Behavior geneticists assess the question of inheriting personality. Are our genes responsible for our creativity, aggressiveness or confidence? Examining personality traits through a genetic focus is an obscure task. Methods employed by behavior geneticists involve epidemiological studies, such as screening family pedigrees, conducting twin heritability studies, and adoption studies. Personality is best described as what makes up a person, their traits and individual differences that make them unique.
There has been much research undertaken as to what actually causes a personality to develop whether it is nature (genetically inherited) or by nurture (the environment) research has shown that it is a combination of both. (Walter, shoda, smith 2003) Human society is complex and this presents researchers with difficulties in measurement of the environmental effect and to define exactly what causes personality. Psychologists and behavior geneticists have tried to estimate contributions made by genetics and the environment to individual differences through heritability.
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Heritability is when research has been carried out to establish the contributions of genetics and the environment to a population sample. This is based on knowing the birth relationship (genetic relatedness), measuring the trait in question and making comparisons between groups with differing levels of genetic relatedness. The amount of variability in a trait or physical measurement within a population is accounted for to show how much has been inherited (genetically) and the percentage remaining is the environmental contribution. Twins were an excellent source of study since their DNA is identical.
Before 1970 there was not much recorded information about twins, however there are now larger information sources and larger samples have become available. In Sweden and Finland the central recording of twins raised together and apart also improvements in the interpretation of statistics and technology enabled larger samples to be examined. Findings from heritability studies have shown that personality traits are associated with genetic influence, however this can vary depending on the trait measured, eg neuroticism shows heritability as 30% but measurements of extraversion/introversion show heritability as 50%.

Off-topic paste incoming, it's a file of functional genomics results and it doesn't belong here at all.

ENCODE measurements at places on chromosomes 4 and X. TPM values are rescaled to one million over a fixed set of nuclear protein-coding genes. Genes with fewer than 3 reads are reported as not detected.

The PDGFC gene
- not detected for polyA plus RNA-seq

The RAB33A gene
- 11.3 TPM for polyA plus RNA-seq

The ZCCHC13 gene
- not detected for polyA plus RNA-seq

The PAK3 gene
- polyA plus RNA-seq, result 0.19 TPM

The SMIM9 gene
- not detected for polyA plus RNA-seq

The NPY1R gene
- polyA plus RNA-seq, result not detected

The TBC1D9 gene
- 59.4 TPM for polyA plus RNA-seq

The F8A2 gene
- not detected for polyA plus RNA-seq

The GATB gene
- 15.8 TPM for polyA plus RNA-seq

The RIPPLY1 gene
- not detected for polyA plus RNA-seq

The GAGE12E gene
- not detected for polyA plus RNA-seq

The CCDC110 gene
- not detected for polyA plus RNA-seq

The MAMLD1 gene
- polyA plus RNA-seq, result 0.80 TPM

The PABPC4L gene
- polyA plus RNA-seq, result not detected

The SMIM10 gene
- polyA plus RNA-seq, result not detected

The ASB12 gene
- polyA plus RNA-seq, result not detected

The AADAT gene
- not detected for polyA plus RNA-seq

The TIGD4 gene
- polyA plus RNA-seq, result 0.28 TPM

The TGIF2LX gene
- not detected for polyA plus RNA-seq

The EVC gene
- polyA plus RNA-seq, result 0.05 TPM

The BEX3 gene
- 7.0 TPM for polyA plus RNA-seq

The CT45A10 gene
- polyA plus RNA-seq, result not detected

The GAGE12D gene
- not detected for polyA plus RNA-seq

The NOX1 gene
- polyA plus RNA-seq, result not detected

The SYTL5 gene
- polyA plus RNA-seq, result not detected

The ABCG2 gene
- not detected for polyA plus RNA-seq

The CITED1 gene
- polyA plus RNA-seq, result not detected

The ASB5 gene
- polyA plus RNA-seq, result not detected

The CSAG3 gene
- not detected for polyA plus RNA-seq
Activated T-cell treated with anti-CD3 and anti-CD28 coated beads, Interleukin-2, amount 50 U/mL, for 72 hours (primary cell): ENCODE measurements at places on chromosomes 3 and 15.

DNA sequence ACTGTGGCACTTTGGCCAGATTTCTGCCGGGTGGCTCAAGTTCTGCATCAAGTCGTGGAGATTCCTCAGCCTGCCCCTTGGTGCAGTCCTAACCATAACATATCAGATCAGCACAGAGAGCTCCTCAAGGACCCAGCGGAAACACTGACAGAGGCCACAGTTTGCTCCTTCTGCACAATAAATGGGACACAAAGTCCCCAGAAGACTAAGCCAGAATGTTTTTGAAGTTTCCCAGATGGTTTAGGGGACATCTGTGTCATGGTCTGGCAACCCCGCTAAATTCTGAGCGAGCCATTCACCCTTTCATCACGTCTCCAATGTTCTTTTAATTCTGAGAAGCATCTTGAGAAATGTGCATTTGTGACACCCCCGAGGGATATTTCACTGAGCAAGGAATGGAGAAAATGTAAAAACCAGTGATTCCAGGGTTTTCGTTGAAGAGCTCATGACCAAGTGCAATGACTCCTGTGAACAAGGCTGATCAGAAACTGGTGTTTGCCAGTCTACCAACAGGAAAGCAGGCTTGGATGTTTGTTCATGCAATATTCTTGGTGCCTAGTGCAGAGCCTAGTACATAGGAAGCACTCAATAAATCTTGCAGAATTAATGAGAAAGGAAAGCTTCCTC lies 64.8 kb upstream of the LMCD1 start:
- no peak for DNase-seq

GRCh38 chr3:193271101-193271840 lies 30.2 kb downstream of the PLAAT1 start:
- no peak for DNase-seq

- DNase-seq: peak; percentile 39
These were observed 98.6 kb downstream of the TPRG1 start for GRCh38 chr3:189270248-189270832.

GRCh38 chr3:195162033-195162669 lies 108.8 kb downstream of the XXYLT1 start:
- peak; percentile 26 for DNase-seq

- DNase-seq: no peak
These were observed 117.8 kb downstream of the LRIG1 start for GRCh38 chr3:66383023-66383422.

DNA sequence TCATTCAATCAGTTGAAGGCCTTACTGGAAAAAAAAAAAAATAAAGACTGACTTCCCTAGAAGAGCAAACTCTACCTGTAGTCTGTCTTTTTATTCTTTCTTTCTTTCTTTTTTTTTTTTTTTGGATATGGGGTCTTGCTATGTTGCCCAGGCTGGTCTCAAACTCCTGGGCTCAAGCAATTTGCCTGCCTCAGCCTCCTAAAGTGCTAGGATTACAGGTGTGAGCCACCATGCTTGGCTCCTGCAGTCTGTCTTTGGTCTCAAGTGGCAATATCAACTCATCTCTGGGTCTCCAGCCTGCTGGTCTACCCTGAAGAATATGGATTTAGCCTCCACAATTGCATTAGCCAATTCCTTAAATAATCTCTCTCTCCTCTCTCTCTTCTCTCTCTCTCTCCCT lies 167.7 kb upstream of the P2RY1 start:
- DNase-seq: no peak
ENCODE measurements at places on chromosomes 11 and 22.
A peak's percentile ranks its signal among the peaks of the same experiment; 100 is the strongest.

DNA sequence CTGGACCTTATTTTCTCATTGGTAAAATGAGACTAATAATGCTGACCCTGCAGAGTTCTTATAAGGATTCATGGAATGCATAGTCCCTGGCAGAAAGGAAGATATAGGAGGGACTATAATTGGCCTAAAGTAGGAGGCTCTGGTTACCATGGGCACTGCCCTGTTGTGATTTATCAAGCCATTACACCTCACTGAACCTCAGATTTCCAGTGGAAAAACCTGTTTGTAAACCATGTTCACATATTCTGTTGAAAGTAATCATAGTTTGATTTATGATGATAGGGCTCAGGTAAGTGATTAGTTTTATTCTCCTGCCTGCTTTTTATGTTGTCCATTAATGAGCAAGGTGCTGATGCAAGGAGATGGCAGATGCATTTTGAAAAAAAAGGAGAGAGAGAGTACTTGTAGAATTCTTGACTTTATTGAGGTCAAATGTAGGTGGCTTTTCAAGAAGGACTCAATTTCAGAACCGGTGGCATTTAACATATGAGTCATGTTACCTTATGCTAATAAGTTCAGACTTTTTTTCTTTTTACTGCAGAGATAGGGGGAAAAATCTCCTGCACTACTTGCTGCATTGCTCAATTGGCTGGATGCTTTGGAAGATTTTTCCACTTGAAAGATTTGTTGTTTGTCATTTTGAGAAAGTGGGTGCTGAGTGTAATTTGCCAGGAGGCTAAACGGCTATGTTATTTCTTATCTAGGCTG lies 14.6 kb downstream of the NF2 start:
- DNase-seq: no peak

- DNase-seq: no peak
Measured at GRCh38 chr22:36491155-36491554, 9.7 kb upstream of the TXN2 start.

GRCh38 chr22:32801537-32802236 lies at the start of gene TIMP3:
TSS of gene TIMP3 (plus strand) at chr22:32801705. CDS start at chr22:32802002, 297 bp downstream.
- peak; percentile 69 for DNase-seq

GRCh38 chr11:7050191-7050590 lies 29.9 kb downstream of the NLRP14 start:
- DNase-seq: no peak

Measurements could be inaccurate as variables have to be considered eg environmental factors – twins that have been reared apart may have still lived with a family member and could still be brought up in a similar way. The media stories have focused on successful reunions of twins previously separated, twins separated may spend years getting to know each other before they are researched which would be enough time to adapt their personalities.
The time separation aspect could mean different things, eg some twins researched had actually spent some years together. (walter, shoda, smith 2003) Twin studies have often used different measures of a person, therefore the results may be unreliable unless the same measurement is taken each time. Other research in families involved examining differences in relatedness between other family members ie siblings, half-siblings, cousins, parents and children. There have also been adoption studies.
Research has shown that nature has a proportion of about a third effect on personality, which would infer the larger effect on a personality derives from the environment. There is continual interaction between an organism and its environment from conception throughout life, environments that are both physical and made up with other people. Individual differences psychologists describe environments as ‘dimensions’ ie whether the child has been raised in a controlled or a relaxed environment, the mother’s health and well being and the parents relationship.
Personalities can change dependant upon the situation that the person is in. The Stanford Prison Experiment is an example of a social experiment where volunteers undertook new roles. Twenty four were selected after various tests to rule out medical, psychological and other tendencies. They were told that the research was to study the psychological effects on prison life, the experiment took place in a mock prison environment within the university.
The experiment was cut short because prisoners became demoralized and showed signs of stress, depression and others lost touch with reality. Guards behaved in authoritarian and aggressive way, some became sadistic. The research here showed that social situations have powerful effects on behavior. Researchers have used various forms of evidence that seem to indicate that personality is developed through an interaction between genetics and the environment therefore it would be wise to conclude that only a portion of a person’s personality is inherited.
Differing situations should be accounted for when comparing the results, to date it has been difficult to define what the exact ratio of heritability – environment is, research has shown heritability to be approximately 30%.
Introduction to Personality: Toward An Integration, Seventh Edition by Walter Mischel, Yuichi Shoda, and Ronald E. Smith. John Wiley & Sons; 7th edition 10 Jul 2003